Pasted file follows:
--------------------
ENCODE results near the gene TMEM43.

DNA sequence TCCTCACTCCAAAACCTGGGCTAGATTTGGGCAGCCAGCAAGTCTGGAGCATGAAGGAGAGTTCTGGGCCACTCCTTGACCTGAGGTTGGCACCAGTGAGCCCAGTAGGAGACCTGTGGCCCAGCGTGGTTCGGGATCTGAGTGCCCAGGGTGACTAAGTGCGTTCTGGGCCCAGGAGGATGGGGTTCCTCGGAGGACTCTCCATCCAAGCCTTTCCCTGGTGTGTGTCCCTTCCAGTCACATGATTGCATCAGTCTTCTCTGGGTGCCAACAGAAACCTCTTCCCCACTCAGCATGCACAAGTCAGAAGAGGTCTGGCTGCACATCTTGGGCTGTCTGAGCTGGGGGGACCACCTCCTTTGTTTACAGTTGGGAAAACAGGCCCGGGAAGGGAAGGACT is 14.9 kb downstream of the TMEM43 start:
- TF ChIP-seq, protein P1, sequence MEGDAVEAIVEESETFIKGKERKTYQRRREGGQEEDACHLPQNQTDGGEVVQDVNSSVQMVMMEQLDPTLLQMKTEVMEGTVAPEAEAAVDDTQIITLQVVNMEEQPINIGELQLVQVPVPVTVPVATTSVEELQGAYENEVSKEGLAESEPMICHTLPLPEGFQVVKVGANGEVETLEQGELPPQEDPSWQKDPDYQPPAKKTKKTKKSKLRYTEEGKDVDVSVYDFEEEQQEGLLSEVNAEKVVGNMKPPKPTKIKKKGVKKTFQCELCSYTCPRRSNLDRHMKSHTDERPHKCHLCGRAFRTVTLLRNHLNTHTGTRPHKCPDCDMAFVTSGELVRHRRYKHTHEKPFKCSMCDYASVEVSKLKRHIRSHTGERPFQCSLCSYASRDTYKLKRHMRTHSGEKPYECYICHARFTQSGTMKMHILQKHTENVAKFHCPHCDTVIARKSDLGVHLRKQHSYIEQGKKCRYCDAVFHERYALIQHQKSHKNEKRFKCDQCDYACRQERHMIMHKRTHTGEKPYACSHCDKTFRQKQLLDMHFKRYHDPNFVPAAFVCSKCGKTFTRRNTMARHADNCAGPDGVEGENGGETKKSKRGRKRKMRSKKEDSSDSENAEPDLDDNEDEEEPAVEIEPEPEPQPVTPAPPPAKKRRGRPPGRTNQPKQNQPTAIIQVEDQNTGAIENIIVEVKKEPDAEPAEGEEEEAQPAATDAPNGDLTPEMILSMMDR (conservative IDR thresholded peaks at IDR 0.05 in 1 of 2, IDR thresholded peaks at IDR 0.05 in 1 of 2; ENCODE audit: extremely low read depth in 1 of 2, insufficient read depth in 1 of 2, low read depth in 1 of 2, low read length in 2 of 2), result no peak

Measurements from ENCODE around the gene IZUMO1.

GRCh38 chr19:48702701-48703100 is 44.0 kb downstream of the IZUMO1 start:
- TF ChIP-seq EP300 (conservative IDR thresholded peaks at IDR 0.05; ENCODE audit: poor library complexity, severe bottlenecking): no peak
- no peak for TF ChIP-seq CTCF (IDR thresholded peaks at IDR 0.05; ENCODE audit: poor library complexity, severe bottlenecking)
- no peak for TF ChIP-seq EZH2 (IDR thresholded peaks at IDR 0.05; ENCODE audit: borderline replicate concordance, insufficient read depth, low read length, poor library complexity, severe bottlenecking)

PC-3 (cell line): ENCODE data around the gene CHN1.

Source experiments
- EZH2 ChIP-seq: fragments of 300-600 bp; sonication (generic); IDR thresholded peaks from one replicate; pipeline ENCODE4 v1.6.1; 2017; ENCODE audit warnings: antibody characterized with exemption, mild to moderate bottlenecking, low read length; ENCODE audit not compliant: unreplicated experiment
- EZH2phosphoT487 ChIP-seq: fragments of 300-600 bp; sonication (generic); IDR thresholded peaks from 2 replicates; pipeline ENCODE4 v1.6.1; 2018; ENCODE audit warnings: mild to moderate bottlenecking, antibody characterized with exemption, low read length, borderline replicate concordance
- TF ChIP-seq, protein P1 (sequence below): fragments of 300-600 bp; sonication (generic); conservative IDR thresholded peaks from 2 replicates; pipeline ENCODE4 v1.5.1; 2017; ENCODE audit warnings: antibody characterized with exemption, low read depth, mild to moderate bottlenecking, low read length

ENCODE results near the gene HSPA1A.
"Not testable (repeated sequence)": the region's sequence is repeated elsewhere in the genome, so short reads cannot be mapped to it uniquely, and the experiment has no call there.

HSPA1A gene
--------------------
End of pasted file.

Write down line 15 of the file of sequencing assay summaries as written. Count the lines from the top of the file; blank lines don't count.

"Not testable (repeated sequence)": the region's sequence is repeated elsewhere in the genome, so short reads cannot be mapped to it uniquely, and the experiment has no call there.